An intriguing scoop, although the fact that this vague clue to the guy’s identity is being leaked by Republicans to Byron York helps explain why Dems are convinced the whistleblower will be outed in a nanosecond after he testifies unless his identity is concealed somehow.
Now, however, there is word of more evidence of possible bias on the whistleblower’s part. Under questioning from Republicans during last Friday’s impeachment inquiry interview with Atkinson, the inspector general revealed that the whistleblower’s possible bias was not that he was simply a registered Democrat. It was that he had a significant tie to one of the Democratic presidential candidates currently vying to challenge President Trump in next year’s election.
“The IG said [the whistleblower] worked or had some type of professional relationship with one of the Democratic candidates,” said one person with knowledge of what was said…
“What [Atkinson] said was that the whistleblower self-disclosed that he was a registered Democrat and that he had a prior working relationship with a current 2020 Democratic presidential candidate,” said a third person with knowledge of what was said.
One obvious possibility is that the unnamed Democratic presidential candidate is Joe Biden himself. If you think this matter is a clusterfark now, imagine if it turns out that the guy who complained to the IG about Trump trying to jumpstart an investigation of the Bidens once … worked for Biden. That’s the most likely bet too, no? Biden spent decades in the Senate and eight years as VP, when he would have interacted with all sorts of intelligence personnel. There’s no one in the Democratic field (at least the top tier) who’s more likely to have had a “professional connection” to someone in the intel bureaucracy than Grandpa Joe.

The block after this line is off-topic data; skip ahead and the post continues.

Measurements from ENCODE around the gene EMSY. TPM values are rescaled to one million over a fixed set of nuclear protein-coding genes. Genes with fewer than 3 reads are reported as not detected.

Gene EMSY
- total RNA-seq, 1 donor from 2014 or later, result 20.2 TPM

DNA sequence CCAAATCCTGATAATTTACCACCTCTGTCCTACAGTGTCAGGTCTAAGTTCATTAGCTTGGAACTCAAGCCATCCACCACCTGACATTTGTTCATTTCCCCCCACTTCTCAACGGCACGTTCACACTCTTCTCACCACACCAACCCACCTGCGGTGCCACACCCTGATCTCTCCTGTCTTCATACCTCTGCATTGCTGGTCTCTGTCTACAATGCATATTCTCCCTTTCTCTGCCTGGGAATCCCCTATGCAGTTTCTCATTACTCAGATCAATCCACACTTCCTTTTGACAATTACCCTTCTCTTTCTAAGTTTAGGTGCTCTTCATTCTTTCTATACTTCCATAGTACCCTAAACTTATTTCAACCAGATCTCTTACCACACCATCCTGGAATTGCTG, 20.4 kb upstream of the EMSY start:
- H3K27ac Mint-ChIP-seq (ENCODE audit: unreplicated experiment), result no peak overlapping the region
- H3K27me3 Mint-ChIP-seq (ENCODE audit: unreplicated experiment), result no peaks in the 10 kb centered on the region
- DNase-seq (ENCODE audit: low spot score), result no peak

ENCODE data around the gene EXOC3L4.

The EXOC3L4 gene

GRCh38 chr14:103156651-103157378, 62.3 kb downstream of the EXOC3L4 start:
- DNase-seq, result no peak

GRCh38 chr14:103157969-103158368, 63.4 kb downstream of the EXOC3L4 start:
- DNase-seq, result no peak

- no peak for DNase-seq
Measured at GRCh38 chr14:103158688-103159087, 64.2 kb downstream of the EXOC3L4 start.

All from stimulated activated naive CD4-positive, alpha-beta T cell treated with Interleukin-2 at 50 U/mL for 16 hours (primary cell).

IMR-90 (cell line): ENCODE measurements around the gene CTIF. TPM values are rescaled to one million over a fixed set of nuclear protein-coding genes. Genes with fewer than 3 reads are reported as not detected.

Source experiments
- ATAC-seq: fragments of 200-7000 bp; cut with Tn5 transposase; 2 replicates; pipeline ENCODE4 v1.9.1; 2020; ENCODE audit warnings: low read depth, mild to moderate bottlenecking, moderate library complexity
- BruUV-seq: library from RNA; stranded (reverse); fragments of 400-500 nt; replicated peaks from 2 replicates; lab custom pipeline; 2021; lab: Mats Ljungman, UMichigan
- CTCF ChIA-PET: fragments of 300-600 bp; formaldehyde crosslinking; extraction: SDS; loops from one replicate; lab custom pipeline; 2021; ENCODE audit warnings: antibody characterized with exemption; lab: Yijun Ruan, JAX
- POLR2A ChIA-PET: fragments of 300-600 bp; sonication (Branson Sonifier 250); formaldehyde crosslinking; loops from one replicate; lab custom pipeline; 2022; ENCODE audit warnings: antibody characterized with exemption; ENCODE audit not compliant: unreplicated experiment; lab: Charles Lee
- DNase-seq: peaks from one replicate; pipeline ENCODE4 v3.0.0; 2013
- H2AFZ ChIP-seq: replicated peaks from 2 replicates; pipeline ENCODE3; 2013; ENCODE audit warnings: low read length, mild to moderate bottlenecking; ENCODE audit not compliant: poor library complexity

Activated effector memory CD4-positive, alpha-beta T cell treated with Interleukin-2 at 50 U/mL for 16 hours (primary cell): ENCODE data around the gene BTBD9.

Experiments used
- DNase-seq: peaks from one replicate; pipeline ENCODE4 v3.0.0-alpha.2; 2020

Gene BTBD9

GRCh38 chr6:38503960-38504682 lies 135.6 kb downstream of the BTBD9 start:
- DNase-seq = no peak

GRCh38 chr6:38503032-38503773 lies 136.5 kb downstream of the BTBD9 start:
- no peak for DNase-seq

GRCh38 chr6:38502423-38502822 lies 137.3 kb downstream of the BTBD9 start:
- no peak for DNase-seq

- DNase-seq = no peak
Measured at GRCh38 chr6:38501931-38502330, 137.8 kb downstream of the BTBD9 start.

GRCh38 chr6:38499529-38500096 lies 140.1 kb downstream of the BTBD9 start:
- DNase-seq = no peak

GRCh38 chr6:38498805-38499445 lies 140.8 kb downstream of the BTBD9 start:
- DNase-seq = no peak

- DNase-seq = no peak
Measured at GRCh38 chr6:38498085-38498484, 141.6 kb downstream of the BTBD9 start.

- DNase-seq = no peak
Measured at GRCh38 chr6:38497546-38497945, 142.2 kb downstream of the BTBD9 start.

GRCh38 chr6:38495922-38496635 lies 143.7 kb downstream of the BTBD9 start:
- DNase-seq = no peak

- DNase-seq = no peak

There’s a less obvious possibility but one with similarly interesting political consequences. What if the whistleblower worked with or for one of Biden’s chief rivals, whether Bernie Sanders or Elizabeth Warren? A “registered Democrat” (as the whistleblower reportedly is) would have a partisan reason to damage Trump no matter what, but offering Biden as the victim in a story about Trump leaning on a foreign government to investigate an opponent would risk creating sympathy for Joe among Democratic voters. Not an obvious move if you’re a Warren or Sanders supporter.
Question: Unless the unnamed candidate is one of the big three, in which case the question of bias sharpens up, does the whistleblower’s relationship with someone in the field matter? It matters potentially, I think, if it turns out the whistleblower was working in a political role for that person, e.g., if they volunteered for Cory Booker’s Senate campaign, say. That would suggest that they’re not just a registered Democrat, they’re passionate about politics. Passionate people are more prone to bias. But if it turns out the whistleblower was some sort of CIA liaison to Booker’s Senate office or whatever, well, so what? What do we glean from that? Remember, for what it’s worth, Atkinson says his investigation of the complaint confirmed that the allegations are credible. Being a member of the wrong party doesn’t mean you’re necessarily lying.